Like many writers, I have a collection of notebooks of all kinds. From Moleskins to school composition books. Gilt-edged tomes, bespoke journals made of heirloom fabric and hand stitched. Ruled and unruled paper, or unlined. None of them work for me, though. The fancier the notebook is, the more daunting it is to fill with scribbles. Those books and journals are a pleasure to have and hold. But I always think that I need perfect handwriting to fill those pages. I write messily. It’s full of crossed out words and misspellings and my handwriting, though perfectly legible, is not aesthetically pleasing and switches between block letters to scrawling across the paper. What works for me is a notebook that can lie flat, so I’ve turned to spiral notebooks. I find them less intimidating and they don’t inhibit the flow.
Where I indulge in whimsy is in the ink I use. I have an arsenal of multicolored gel pens I use. The various colors denote the different writing sessions. It might be blue ink for a morning session and black for a late night impromptu spurt of inspiration. It’s also visually appealing to consult a page filled with different hues.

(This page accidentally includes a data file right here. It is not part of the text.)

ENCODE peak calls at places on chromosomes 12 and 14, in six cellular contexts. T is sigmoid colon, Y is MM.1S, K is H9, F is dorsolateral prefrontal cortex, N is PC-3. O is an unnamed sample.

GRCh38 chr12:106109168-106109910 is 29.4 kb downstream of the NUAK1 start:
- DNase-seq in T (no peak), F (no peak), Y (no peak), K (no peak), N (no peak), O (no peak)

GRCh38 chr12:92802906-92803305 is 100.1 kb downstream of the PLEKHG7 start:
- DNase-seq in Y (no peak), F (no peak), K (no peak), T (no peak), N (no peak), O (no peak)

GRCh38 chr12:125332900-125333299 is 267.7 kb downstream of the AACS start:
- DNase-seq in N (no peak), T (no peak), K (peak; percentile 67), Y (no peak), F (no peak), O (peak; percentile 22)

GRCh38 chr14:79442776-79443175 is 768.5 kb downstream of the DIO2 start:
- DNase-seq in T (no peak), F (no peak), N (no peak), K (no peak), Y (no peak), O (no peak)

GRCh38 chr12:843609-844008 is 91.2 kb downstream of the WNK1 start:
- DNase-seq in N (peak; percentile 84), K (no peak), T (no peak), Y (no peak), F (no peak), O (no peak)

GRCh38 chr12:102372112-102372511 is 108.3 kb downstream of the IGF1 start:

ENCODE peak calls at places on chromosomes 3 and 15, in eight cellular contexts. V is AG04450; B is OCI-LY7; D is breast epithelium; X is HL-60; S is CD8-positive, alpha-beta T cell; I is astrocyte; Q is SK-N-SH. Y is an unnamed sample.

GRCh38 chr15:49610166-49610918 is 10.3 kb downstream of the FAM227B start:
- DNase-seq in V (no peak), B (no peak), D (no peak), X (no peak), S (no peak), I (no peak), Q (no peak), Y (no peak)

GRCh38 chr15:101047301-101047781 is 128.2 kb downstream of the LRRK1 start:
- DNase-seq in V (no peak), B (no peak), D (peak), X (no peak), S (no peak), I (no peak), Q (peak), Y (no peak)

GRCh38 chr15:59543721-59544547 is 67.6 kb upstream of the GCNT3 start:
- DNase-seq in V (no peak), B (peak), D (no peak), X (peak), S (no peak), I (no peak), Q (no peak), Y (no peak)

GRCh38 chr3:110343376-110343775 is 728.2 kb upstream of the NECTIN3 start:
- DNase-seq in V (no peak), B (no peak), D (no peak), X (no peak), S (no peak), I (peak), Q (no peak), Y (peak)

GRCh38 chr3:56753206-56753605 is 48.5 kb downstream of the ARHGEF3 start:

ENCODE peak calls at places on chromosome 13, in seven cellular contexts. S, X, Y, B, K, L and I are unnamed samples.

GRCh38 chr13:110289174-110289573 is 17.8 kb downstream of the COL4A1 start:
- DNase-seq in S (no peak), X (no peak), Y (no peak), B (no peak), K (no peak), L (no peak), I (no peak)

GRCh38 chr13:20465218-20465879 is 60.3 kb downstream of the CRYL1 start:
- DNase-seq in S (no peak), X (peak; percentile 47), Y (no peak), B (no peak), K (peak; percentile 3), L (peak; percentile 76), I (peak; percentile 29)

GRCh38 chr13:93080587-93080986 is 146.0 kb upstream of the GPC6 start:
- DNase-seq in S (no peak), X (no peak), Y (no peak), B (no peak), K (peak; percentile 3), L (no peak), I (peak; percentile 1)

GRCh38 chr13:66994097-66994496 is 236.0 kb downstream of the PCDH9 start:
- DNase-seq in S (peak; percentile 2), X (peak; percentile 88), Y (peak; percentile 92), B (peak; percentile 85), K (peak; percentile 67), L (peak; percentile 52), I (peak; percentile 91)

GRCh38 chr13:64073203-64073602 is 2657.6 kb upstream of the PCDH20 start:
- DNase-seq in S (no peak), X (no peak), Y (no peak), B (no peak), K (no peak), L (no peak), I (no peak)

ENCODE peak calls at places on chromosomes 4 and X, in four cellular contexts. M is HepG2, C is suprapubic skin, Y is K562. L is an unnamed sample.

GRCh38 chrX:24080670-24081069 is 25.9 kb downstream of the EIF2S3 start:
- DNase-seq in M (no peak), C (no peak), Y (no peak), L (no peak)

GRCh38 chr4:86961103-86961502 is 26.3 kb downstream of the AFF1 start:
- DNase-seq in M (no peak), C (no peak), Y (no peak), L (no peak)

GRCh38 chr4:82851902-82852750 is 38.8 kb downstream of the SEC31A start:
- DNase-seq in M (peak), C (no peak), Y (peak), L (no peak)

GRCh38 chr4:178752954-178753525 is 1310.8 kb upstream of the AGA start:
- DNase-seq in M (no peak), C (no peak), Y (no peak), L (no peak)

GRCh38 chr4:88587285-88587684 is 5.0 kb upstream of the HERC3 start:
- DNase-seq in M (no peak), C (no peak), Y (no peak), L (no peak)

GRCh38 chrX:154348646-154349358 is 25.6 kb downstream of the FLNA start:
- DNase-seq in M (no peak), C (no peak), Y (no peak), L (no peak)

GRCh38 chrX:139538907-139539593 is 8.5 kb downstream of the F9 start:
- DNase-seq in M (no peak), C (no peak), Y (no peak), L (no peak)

I have three “active” notebooks — one for short fiction, another for whatever novel I’m working on, and one for blogging/non fiction. My process is making notes, sketching scenes, coming up with character names in ink and using that as jumping off points/warm up techniques before I start computer work. When I’m stuck, I return to the notebooks and comb them for ideas or jot down ideas for future sessions. My A Spectral Hue notebook, for instance, is filled with anything from complete scenes to random lists of words. My process is somewhat chaotic and amorphous, and it took a long time to develop. I have found that while I mostly draft things on computer, putting actual ink to actual paper has to occur at some moment in the act of creation.